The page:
The Guardian has revealed that a British Desert Hawk III drone was in a near collision with two military helicopters over Salisbury Plain. The incidents, revealed by safety investigations by the UK Airprox Board, took place on February 12th. According to the Guardian, the Airprox investigation found that:
An Apache helicopter escorting a Chinook on a simulation exercise entered the landing zone and was at one stage “on a collision course” with the drone… Last-minute manoeuvres by the UAV controllers prevented a collision. Three hours later a Sea King helicopter entered the same drone’s airspace and came within 300 metres of it. The UAV operator spotted the helicopter and avoided collision with an “emergency orbit”. “This was a very close encounter and had the [UAV operator] not reacted so quickly a mid-air collision could have occurred,” the report said.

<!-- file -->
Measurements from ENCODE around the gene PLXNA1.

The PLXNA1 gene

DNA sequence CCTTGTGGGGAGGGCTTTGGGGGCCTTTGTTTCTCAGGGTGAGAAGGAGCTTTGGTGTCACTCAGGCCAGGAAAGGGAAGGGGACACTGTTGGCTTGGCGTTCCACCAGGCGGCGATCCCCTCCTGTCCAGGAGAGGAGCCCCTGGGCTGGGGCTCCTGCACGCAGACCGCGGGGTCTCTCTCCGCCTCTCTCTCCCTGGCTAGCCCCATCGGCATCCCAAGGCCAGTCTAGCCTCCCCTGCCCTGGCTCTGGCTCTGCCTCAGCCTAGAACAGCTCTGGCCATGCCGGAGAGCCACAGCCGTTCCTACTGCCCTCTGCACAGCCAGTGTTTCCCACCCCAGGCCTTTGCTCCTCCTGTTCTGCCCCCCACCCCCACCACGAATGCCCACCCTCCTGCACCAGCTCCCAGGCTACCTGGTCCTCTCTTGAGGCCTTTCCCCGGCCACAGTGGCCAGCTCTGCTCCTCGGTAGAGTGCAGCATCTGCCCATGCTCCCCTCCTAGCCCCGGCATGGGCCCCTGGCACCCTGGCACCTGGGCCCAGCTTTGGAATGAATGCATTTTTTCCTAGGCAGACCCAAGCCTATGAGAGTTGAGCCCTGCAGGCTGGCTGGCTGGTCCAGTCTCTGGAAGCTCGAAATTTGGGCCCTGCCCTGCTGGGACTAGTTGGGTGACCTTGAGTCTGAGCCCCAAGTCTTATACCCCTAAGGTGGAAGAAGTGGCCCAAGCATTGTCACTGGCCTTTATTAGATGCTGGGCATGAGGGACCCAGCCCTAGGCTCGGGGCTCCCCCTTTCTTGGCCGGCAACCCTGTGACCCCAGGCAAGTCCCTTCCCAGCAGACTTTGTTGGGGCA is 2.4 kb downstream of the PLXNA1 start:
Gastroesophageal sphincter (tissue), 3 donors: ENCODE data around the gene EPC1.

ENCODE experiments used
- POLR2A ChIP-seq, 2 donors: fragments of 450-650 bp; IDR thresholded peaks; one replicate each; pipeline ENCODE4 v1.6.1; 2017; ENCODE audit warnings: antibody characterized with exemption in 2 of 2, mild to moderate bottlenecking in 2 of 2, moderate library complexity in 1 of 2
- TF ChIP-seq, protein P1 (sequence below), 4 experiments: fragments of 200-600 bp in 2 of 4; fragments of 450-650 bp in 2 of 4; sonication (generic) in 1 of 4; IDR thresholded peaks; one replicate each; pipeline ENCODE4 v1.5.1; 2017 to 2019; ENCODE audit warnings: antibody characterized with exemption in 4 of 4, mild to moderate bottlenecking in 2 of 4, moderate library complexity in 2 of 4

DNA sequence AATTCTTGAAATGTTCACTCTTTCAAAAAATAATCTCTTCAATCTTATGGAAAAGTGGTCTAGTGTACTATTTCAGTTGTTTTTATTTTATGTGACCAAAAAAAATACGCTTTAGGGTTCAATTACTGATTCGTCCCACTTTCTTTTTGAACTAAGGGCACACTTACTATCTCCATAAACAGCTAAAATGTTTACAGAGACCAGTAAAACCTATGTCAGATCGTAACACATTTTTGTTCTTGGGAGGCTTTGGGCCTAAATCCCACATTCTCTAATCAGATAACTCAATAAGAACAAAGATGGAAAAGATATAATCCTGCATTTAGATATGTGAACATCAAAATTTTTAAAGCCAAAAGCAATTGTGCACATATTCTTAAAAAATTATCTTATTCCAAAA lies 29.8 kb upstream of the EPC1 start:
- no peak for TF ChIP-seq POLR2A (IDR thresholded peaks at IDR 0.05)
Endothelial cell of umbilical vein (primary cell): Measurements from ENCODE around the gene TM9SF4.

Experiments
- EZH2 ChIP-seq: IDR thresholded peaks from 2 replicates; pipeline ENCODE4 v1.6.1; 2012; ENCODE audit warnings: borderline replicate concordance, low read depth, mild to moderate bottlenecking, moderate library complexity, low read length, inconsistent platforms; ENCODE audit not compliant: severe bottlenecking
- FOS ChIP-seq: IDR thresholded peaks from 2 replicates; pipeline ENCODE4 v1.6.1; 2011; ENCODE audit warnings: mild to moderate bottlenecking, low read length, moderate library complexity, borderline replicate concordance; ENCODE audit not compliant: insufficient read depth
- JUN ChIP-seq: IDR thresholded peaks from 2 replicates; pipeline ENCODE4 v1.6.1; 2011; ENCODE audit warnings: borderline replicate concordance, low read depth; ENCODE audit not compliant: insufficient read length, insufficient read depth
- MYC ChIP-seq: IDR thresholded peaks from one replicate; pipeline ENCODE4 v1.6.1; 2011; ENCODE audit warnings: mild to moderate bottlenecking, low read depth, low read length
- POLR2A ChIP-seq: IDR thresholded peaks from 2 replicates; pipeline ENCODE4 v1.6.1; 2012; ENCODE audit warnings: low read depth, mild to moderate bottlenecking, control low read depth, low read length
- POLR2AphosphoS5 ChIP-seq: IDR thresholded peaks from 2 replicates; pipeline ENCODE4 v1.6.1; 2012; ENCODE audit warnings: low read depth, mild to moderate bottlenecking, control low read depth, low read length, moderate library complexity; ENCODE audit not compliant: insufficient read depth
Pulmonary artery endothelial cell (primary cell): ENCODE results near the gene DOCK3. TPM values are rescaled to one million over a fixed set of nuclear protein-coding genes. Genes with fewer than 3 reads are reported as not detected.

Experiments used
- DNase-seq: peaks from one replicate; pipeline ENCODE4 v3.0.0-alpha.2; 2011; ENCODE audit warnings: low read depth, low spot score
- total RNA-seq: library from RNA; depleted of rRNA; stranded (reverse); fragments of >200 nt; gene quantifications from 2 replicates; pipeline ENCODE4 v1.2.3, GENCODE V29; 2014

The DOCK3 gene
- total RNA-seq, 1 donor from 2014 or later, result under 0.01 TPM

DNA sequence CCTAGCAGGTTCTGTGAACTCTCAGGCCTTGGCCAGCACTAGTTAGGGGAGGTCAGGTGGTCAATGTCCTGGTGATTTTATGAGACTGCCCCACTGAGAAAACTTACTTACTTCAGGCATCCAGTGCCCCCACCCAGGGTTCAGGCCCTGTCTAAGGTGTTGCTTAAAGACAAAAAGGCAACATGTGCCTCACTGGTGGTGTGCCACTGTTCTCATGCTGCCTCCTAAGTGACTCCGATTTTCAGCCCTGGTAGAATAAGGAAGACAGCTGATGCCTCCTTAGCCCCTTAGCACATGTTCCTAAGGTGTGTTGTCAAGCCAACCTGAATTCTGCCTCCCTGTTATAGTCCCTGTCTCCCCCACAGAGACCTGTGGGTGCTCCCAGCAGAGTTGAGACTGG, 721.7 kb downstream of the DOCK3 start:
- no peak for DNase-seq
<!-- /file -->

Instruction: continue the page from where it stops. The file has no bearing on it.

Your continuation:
The Ministry of Defence (MoD) put the blame for the near miss on the helicopter pilots. “On both occasions Desert Hawk 3 was operating safely under remote pilot control when a manned aircraft incorrectly entered the dedicated air space allocated to it,” it said.
The Civil Aviation Authority (CAA) which controls UK airspace has specifically allocated dedicated airspace – over Salisbury Plain and Parc Aberporth in Wales – to allow military drones to be tested. Even within this test space, it seems that near misses or collisions may be inevitable.
The CAA is coming under increasing pressure from drone manufacturers like BAE Systems as well as the security services to allow much wider use of unmanned drones within UK airspace (see Surveillance drones in the UK?). Given the amount of drones that crash and go rogue (see Crash of the Drones) this must be opposed.